Regular enquiry about well-being rather than universal screening to detect depression in pregnancy and after birth
How do you detect depression in pregnant and postpartum patients? Rather than using a screening tool and cutoff score with all pregnant and postpartum patients, clinicians should ask about well-being as part of usual care, recommends a new guideline from the Canadian Task Force on Preventive Health Care.
Aimed at primary care providers, the guideline applies to pregnant and post-partum people in the first year after delivery.
“Depression in pregnant and postpartum people is devastating, with a massive burden for families and it’s critical to detect it,”
The guideline, published in CMAJ, is based on a rigorous systematic review of latest evidence that found no benefit of routine screening as well as patient values and preferences.
Who is exempt from this recommendation?
- Pregnant or postpartum people with a history of depression or who are being assessed or treated for other mental disorders.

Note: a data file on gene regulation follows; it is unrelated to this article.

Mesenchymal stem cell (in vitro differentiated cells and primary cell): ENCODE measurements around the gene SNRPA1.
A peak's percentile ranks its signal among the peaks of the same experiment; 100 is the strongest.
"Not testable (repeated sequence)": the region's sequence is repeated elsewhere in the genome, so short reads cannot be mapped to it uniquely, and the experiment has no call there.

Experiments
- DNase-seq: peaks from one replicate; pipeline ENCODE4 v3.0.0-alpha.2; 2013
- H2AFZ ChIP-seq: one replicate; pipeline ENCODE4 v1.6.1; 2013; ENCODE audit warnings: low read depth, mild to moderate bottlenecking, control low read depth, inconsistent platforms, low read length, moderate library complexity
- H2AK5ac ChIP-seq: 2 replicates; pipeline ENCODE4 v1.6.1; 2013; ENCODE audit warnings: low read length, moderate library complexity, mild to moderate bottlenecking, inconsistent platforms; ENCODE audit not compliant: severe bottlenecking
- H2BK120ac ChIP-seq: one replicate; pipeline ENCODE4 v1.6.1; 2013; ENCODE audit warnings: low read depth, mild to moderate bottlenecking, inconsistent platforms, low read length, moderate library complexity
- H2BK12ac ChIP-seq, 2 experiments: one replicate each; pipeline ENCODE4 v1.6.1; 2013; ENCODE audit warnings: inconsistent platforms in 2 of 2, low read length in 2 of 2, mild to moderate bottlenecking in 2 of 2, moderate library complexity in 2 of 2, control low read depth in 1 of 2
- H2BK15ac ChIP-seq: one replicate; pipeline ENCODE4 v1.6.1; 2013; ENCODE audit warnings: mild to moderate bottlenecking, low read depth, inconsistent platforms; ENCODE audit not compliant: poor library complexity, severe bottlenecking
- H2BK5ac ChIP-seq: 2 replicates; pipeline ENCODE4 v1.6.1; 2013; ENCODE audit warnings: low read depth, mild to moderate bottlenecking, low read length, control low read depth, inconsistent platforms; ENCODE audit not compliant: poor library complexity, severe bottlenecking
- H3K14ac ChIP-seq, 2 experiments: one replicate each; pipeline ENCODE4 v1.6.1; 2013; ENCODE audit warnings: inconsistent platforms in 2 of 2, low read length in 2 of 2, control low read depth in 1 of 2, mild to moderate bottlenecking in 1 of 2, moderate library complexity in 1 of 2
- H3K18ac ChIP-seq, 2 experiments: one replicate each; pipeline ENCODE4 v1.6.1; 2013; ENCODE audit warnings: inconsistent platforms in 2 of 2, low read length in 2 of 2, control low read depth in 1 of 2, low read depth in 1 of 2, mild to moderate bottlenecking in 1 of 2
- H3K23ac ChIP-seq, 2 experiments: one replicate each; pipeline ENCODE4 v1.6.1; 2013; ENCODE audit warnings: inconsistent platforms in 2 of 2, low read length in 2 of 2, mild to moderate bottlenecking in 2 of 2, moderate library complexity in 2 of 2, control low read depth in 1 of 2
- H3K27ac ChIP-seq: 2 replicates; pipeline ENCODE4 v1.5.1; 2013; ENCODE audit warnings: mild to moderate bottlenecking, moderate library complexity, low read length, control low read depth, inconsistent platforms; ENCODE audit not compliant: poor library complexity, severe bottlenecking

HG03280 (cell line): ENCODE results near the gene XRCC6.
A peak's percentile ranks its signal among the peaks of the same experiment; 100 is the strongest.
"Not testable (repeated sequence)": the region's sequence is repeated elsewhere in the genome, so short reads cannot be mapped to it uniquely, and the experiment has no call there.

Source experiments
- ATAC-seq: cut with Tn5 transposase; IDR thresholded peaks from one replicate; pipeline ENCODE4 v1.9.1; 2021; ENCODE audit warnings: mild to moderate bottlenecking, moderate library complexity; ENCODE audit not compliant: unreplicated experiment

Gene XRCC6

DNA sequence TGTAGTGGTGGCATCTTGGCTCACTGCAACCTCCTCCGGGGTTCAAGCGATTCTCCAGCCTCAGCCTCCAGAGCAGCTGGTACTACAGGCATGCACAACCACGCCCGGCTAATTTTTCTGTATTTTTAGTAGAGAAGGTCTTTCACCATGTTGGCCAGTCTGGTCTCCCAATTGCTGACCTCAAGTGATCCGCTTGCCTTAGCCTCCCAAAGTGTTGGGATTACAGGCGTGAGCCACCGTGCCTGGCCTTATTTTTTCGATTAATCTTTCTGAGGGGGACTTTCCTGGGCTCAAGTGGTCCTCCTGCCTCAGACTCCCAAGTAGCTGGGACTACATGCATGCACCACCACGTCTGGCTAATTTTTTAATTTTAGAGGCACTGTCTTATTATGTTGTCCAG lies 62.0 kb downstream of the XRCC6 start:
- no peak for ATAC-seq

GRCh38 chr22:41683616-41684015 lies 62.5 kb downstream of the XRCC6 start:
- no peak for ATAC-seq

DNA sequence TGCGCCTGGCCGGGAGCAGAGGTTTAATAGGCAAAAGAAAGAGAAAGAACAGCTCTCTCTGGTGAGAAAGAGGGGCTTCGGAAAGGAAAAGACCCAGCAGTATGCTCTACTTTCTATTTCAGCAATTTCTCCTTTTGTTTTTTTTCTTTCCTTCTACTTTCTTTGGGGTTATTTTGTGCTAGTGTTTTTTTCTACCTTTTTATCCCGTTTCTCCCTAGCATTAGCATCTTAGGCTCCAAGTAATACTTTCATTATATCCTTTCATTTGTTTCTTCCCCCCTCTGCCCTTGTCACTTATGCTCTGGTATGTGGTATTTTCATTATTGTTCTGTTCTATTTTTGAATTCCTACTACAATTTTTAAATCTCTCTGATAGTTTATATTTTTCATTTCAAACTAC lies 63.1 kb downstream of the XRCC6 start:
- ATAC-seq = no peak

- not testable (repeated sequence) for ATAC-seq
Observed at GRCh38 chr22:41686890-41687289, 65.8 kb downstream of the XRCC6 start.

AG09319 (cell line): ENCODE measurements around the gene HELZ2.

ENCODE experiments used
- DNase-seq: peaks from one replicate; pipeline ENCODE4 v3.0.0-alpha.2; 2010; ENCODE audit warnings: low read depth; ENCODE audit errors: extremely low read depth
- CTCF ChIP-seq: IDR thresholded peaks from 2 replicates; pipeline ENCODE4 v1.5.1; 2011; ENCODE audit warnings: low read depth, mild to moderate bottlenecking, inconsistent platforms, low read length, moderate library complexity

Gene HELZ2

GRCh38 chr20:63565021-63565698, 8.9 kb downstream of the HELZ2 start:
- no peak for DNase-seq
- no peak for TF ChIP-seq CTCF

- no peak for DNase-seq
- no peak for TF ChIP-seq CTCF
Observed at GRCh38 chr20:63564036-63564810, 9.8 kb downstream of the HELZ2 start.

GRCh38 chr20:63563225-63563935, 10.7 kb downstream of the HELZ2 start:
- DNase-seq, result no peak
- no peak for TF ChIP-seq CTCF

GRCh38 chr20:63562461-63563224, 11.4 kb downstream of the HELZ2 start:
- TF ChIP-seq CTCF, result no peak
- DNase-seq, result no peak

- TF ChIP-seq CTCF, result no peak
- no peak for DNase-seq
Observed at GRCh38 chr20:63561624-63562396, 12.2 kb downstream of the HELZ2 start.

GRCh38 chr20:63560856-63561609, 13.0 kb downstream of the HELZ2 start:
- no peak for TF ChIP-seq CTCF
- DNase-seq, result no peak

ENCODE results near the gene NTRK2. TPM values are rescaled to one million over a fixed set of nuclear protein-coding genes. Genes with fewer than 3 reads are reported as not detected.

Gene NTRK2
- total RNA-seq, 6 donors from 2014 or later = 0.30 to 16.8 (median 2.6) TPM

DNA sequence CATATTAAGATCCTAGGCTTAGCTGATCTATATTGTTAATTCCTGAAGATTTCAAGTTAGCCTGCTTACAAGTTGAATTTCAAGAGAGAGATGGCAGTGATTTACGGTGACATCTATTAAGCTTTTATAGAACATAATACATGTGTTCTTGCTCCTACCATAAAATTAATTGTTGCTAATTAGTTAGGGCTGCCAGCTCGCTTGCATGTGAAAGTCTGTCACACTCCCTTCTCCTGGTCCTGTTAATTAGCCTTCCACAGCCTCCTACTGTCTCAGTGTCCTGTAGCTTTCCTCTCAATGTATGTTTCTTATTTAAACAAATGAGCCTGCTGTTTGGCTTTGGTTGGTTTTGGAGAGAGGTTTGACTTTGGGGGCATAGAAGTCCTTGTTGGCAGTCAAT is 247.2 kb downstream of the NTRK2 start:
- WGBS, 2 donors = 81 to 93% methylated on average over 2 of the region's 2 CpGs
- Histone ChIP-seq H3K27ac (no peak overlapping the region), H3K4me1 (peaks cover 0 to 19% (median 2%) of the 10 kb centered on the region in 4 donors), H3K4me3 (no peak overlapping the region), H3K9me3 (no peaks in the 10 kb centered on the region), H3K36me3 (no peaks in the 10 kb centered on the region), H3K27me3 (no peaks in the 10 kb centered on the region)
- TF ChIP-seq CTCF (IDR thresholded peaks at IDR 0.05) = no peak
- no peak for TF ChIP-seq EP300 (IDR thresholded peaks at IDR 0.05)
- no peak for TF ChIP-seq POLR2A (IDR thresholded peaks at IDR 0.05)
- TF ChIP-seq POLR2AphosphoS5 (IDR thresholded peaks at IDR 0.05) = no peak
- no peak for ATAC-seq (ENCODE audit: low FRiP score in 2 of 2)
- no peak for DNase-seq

Putting into Practice
- Ask patients how they are feeling and about their well-being during visits
- Remain vigilant for depression
- Practice clinical judgment to determine if patients require additional follow-up
Recommendation on instrument-based screening for depression during pregnancy and the postpartum period was published in CMAJ on July 25, 2022.
- The Canada Suicide Prevention Service
- Quebec: 1.866.277.3553
- Postpartum Support International
- Your Life Counts
The College of Family Physicians of Canada has endorsed the guideline.